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Community Voice 09 Aug, 2019 Follow News


Let’s talk about tolerance, or for that matter intolerance. You may ask why I make no distinction between these opposing attitudes? The answer is this: sometimes when persons accuse you of being intolerant, they may in fact be complimenting you. When it comes to certain matters, it just makes sense to be intolerant of them. Why should anyone tolerate attitudes, behaviours and practices that one knows are detrimental to persons or communities? Should the police tolerate those who abuse all the rules of road safety and courtesy? Should our schools tolerate bullying by either obnoxious parents or antisocial children? Should we continue to tolerate the degradation and pollution of our environment by those motivated only by greed? And is it now supposed to be a virtue to tolerate immoral and unwholesome behaviours?


You may have observed, however (for it is quite evident) that in certain circles the concept of the pen being mightier than the sword has strategically been used to promote ideologies and immoral lifestyles under the artificially elevated value of “tolerance.” Apparently all concepts of right and wrong must now bow to the supreme ethic of tolerance. Good wordsmiths among the promoters of immorality know that one quick jab with the word “intolerant” will permanently silence the majority of those who disagree with them. (And, God forbid that we teach our children that there is any value or attitude more important than tolerance.)


Of course, as you may have noticed, this supreme ethic of tolerance is quite one-sided. It is apparently quite appropriate for the supporters of blatantly sex-promoting parades and purveyors of a mutated reality about human sexuality and gender identity to call pro-family and pro-biblical ideologues intolerant, and at times using highly abusive language, but (again) God forbid that those who oppose them dare express their views on these matters. Out comes the “intolerant” sword.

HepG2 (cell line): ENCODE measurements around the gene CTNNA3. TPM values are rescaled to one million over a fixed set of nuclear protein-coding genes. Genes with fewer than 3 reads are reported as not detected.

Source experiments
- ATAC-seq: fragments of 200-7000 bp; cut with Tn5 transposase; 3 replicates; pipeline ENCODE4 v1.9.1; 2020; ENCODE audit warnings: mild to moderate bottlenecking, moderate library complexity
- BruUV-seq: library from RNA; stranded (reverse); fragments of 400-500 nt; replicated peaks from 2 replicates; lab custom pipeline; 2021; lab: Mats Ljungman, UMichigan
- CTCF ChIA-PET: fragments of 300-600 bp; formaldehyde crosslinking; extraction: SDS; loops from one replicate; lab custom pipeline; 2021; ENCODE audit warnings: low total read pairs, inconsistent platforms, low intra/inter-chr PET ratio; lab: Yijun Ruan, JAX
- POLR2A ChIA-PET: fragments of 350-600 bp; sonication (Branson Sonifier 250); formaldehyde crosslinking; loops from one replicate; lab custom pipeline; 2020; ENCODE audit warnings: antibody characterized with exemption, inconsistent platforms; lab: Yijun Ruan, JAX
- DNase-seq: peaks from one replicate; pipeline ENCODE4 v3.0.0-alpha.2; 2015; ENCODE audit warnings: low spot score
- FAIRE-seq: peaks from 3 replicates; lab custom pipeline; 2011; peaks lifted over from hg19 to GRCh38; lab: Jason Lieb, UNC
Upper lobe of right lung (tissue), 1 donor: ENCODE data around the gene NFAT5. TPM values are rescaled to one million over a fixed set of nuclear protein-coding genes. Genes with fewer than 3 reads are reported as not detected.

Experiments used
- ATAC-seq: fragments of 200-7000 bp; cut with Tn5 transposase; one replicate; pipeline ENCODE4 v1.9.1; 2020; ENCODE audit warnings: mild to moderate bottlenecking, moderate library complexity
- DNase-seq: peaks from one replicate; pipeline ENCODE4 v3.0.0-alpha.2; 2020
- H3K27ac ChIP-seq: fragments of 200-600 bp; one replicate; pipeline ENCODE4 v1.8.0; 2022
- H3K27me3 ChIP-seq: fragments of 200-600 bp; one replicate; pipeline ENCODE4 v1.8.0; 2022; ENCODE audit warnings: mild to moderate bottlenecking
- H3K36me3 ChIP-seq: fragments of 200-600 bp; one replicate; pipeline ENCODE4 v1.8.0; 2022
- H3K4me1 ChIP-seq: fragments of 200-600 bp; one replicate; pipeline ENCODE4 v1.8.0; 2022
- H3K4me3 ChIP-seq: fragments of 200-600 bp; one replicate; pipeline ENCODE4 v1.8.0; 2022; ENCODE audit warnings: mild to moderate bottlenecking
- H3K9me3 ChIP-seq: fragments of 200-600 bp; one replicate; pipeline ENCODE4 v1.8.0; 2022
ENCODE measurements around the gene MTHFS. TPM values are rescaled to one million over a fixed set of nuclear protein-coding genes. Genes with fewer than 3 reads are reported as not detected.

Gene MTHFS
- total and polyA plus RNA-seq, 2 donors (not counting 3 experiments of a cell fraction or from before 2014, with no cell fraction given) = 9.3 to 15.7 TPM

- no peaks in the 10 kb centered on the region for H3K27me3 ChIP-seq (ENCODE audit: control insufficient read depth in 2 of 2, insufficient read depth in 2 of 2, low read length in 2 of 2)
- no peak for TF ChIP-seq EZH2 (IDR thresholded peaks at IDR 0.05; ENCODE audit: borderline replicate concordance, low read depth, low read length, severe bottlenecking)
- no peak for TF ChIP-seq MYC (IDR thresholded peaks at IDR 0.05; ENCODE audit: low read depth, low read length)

Sorry folks, it doesn’t scare everyone. Some of us know that tolerance is a good thing in the right context, just as is intolerance. In case someone feels like pulling out the “Jesus was all about love” and tolerance sword, let me disabuse you of that notion. Here are his words to the church in Revelation 2:20: “But I have this against you, that you tolerate that woman Jezebel, who calls herself a prophetess and is teaching and seducing my servants to practise sexual immorality and to eat food sacrificed to idols.”


Clearly the Son of God, who promoted and demonstrated love as the supreme ethic, sees no inconsistency between loving someone and being intolerant of their conduct. In truth, then, it is the antithesis of love to encourage or promote practices that are morally, socially and spiritually destructive to people for whom Christ died. It is time for a heightened intolerance of evil in our homes, schools and society as a whole. (Pastor Alson Ebanks)

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